Gold dropped by half a percentage point on Monday, retreating from two-month highs under pressure from a strengthening dollar and a slight easing of tensions between the United States and North Korea. Though North Korea's Liberation Day celebration on Tuesday could raise the temperature again, markets were relieved that the weekend passed without more inflammatory rhetoric.
Elsewhere, the dollar rose from last week's four-month lows against the yen and traded up against a currency basket, making dollar-priced gold costlier for non-U.S. investors.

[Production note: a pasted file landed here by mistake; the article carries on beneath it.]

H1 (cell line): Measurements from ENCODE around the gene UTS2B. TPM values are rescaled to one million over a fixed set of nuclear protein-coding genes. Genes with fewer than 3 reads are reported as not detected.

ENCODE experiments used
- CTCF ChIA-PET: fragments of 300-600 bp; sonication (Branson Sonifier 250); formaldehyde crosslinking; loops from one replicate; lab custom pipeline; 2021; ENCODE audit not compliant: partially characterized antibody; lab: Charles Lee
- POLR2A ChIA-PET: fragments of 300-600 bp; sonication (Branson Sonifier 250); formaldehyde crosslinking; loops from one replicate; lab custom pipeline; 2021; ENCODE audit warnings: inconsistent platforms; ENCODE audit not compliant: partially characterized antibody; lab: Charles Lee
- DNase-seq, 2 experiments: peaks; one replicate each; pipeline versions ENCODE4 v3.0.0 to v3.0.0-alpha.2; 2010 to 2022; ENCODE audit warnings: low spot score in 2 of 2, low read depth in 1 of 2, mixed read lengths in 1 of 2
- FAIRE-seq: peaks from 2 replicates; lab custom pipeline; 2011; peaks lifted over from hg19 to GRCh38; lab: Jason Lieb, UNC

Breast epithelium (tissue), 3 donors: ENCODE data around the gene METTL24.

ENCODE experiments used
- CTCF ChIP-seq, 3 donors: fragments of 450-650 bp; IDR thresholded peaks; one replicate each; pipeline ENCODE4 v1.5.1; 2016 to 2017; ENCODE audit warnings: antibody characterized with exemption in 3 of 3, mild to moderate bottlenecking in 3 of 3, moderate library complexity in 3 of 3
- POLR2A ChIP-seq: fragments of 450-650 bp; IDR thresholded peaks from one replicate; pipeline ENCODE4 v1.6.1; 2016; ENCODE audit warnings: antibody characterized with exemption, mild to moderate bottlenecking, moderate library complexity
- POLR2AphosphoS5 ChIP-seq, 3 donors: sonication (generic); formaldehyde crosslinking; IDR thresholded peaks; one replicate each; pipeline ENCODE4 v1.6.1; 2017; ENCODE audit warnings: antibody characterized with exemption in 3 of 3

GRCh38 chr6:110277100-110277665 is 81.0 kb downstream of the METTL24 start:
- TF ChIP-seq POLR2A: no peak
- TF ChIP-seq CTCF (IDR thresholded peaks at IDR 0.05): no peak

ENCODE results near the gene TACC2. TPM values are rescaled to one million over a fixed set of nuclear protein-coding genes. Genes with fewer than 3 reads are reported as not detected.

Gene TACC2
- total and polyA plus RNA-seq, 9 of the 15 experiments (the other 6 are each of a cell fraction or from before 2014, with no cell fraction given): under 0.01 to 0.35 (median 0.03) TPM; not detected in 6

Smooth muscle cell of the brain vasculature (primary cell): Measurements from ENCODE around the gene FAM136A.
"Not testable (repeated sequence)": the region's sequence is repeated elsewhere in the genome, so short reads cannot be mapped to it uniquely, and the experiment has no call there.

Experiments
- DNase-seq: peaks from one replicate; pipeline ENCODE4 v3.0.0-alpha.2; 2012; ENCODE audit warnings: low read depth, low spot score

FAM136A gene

"A lot of the negative news is priced into the dollar. That, combined with no real escalation in North Korea, should lead to lower gold prices, though it doesn't mean we expect a very negative trend. We'll stay within the $1,200 to $1,300 range for the year," said ABN Amro strategist Georgette Boele.
Spot gold fell 0.55 percent to $1,281.75 an ounce, having reached its highest since June 7 at $1,291.86 in the previous session.
U.S. gold futures for December delivery settled at $1,290.40 per ounce.